X
OOPS!
VIEW CART
CONTINUE SHOPPING
X
ADDED!
VIEW CART
CONTINUE SHOPPING
X
OOPS!
MANAGE WISHLISTS
CONTINUE SHOPPING
X
ADDED!
CANCEL
(0)
Llewellyn is committed to keeping our staff and customers healthy and safe, as well as being good corporate citizens, during this time. Click to read how we are responding to the COVID-19 pandemic.

4 Secret Strengths of Sensitivity

Sensitivity

Sensitive people have gotten a bum rap. We live in a world that doesn't embrace the values of sensitivity, so we get told that we are weak, unusual, touchy, and hard to please. The sad truth is that we hear these messages in many ways throughout our lives. Even if it is from a well-meaning teacher or parent who tries to "toughen us up," the crux of these messages is that there is something wrong with being sensitive.

When we hear these messages over and over through our lives, we can't help but internalize them as our own identity. Therefore, most sensitive people truly do believe that there is something wrong with them and that they are at fault for being "too sensitive."

It's no wonder then that sensitive people don't know how to respond when someone derails a discussion or argument by saying, "You're just being too sensitive." How can we have a rebuttal to that statement, when a part of us believes it is true? Deep down inside, most sensitive people believe that their sensitivity is a weakness, and they dislike being that way. It's an inequitable way to live to not appreciate or even like an important part of ourselves, especially when the ideas are based in misunderstanding.

Would you believe it if I told you that your sensitivity is actually composed of many different strengths? Here are four of the secret strengths of sensitivity.

  1. You're Highly Perceptive.
    Think for a moment about the word "sensitive." How does that word make you feel? What associations do you have with the word? Now think about the word "perceptive." How does that word make you feel? For most people, the word "sensitive" is an emotionally laden word with some negative connotations. On the other hand, the word "perceptive" is neutral. So what would happen if you replaced the word sensitive and started defining and describing yourself instead as highly perceptive? Feel the shift that happens?

    This is not to say that "sensitive" is a negative word. It's an emotionally charged word due to our past experiences. It's freeing to take a little time off from that misunderstood term. "Perceptive" is a synonym that still has its pure, straightforward meaning: having keen awareness, understanding, and intuition.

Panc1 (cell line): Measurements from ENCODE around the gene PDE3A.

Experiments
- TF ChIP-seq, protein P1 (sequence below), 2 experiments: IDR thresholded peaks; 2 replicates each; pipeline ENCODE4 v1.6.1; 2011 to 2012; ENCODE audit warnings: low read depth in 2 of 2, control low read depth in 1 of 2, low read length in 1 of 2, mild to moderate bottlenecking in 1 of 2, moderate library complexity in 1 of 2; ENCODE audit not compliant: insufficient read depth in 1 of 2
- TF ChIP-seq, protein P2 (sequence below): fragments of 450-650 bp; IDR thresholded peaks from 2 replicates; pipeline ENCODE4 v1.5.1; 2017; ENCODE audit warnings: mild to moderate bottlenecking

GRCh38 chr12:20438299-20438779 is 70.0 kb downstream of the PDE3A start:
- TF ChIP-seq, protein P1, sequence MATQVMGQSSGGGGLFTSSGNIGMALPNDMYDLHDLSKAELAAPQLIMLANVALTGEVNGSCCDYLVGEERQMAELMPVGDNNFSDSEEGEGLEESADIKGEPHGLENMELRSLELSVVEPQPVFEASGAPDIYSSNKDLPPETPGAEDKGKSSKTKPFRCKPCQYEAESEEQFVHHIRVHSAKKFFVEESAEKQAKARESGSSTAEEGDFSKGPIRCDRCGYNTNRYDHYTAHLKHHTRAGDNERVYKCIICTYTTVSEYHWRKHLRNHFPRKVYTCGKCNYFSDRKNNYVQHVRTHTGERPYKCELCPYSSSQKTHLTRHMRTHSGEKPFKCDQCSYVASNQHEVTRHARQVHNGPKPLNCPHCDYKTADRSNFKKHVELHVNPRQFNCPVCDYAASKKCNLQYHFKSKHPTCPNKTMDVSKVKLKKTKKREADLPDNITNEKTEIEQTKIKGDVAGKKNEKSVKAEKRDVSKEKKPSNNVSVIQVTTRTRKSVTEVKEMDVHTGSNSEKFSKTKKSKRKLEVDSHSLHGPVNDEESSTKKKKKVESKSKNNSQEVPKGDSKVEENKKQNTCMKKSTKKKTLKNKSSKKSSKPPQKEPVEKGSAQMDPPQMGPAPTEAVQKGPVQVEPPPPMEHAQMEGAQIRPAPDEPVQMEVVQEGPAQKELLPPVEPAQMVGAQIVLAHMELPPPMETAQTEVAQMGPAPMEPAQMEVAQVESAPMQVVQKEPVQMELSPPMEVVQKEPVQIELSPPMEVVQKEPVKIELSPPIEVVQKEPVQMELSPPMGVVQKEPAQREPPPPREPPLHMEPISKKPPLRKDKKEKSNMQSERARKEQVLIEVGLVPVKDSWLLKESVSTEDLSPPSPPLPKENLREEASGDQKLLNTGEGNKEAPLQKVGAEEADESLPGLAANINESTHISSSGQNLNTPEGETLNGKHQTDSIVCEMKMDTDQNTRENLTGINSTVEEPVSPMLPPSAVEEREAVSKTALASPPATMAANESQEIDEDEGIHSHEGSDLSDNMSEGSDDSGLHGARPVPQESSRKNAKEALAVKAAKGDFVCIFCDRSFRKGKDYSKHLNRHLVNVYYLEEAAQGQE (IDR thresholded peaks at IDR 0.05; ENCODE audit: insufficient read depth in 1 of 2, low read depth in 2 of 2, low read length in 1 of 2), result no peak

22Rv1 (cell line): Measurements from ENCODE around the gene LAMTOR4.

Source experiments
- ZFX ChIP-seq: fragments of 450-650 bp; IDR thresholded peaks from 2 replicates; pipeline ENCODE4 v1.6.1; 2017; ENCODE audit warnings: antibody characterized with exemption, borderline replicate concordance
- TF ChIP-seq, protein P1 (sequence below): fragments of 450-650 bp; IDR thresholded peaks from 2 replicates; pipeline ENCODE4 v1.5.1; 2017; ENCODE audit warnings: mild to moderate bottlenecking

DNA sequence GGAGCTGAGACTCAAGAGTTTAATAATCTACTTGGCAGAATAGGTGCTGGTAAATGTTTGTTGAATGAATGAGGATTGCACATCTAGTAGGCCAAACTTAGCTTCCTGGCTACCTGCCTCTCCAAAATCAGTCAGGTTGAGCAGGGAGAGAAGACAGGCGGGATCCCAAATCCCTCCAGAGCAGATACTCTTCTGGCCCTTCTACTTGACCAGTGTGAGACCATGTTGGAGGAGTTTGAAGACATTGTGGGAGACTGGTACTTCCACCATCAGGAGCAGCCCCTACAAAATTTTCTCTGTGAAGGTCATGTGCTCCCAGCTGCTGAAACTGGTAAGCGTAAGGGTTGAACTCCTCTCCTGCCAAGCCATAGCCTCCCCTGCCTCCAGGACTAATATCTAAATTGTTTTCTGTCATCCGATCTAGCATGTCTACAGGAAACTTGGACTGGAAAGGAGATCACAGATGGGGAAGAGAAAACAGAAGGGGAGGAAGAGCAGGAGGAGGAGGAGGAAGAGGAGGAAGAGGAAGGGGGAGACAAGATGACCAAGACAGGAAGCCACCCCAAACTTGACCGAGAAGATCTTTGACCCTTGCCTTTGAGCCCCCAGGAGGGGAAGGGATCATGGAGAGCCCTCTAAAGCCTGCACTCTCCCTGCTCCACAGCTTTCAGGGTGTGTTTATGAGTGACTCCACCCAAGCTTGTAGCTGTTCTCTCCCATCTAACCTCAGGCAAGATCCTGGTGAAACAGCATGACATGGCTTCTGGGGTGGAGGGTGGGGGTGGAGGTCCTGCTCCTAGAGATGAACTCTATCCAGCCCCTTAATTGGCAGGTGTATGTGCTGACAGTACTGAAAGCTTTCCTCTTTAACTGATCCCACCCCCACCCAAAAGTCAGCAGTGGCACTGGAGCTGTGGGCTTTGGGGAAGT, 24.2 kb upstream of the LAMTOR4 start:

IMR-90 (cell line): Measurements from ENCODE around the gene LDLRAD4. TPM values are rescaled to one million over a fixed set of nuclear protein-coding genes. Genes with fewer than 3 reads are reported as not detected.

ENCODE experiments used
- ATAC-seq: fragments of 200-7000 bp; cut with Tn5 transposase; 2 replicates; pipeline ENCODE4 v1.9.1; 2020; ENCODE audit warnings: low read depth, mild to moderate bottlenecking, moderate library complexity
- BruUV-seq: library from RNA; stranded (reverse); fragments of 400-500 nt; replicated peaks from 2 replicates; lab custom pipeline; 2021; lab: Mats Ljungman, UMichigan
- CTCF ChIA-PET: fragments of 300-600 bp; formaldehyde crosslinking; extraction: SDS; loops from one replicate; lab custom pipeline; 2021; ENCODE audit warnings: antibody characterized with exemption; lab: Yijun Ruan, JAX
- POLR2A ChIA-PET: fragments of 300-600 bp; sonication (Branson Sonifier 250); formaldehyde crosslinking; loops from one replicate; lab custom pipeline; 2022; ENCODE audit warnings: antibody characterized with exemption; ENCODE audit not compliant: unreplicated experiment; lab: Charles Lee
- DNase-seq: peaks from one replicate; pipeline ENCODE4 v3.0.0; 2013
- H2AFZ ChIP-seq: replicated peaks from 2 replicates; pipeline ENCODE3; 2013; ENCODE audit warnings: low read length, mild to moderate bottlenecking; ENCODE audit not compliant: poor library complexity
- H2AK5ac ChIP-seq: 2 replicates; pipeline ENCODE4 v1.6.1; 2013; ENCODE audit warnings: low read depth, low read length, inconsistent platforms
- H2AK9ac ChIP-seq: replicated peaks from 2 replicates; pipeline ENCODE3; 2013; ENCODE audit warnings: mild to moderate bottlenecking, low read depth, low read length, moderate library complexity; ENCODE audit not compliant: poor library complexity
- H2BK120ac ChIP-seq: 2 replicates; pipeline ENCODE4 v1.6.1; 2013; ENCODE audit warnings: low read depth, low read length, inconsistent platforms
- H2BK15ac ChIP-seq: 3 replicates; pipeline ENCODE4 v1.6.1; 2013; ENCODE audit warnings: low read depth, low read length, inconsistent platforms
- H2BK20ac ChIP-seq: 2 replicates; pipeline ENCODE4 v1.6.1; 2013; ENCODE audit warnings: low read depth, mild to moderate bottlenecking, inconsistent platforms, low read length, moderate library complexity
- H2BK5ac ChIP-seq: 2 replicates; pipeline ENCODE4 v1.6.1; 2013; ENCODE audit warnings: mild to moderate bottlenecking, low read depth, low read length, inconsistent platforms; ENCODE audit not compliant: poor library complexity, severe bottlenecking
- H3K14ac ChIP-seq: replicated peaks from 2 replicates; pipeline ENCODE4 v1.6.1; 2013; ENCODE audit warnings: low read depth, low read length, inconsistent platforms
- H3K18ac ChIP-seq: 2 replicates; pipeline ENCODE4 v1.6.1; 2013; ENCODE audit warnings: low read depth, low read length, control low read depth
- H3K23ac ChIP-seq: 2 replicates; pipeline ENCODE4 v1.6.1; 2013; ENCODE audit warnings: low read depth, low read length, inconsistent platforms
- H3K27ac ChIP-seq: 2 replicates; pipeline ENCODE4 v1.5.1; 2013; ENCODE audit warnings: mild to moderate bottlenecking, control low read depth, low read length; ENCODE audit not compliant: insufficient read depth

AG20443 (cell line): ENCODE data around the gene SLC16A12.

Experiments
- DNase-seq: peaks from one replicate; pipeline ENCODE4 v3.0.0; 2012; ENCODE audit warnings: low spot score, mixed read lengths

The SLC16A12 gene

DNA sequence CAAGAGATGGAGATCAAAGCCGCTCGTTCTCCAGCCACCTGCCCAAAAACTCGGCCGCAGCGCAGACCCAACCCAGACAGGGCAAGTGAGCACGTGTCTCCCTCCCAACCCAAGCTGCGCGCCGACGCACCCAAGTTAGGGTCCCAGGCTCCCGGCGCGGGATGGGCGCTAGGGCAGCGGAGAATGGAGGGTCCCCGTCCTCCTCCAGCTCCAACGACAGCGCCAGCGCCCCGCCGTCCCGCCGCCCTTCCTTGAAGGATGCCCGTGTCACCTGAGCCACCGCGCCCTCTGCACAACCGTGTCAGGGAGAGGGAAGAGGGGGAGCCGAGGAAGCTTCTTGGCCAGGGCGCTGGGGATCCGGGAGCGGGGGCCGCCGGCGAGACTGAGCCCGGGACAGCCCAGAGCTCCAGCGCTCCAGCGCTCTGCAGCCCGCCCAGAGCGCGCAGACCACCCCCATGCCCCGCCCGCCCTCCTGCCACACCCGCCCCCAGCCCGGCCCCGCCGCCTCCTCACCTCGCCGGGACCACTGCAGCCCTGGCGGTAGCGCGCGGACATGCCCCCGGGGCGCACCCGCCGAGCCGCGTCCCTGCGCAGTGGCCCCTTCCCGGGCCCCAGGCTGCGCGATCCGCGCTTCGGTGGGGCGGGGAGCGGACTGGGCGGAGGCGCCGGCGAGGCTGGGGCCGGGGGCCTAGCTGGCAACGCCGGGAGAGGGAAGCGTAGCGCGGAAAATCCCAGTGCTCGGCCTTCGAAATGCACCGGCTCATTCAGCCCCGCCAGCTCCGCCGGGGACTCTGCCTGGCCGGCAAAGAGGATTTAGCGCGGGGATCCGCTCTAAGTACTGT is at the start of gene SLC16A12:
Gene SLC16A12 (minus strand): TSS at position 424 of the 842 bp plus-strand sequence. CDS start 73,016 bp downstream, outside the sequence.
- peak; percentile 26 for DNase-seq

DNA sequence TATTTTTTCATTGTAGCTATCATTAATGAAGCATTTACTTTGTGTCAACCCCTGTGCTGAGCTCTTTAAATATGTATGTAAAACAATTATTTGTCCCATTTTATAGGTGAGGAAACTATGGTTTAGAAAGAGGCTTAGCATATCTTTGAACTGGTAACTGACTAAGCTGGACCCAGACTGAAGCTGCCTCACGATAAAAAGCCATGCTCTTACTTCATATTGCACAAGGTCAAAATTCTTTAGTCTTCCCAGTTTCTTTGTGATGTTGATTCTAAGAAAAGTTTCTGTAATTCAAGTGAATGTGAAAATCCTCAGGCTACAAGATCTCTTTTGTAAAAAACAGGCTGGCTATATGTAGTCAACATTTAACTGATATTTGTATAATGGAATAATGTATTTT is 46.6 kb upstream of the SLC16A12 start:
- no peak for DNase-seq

So the next time you begin to think to yourself, "I wish I wasn't so sensitive," stop and instead say, "I wish I wasn't so perceptive." You'll find yourself replying, "Why would I do that? Being perceptive is a good thing!"

  2. Your Brain is More Active.
    According to studies by Doctors Elaine and Arthur Aron and colleagues at Stony Brook University, the brains of sensitive people brains have higher activity in response to stimuli. In one particular study, participants' brain activity was monitored by functional magnetic resonance imaging while viewing a series of photos of people exhibiting varied emotions. The participants identified as highly sensitive had much greater blood flow in their brains than the other participants, indicating higher brain activity. Similar results have been demonstrated with other stimuli as well. What this means is that the physiology of sensitive people physiology is indeed more active and responsive.

    Sensitivity isn't solely an emotional or mental experience; our entire physiology is wired to react swiftly, keenly, and thoroughly to stimuli. This is the reason we sometimes perceive things that others don't seem to notice. This is an explanation for why we may feel bombarded by loud or discordant stimuli. Our bodies are doing more work to perceive accurately and keenly. In other words, we are more finely tuned instruments.

  3. You Have Great Intuition.
    Intuition is that gut feeling or still, small voice within that we can trust to know the best course of action. Our intuition is our inner guidance system that helps things run much more smoothly in our lives, as long as we listen to it. As a sensitive person, you already have very strong intuition. The problem is that most of us were never taught to value it nor how to listen to it. We're taught to dismiss it.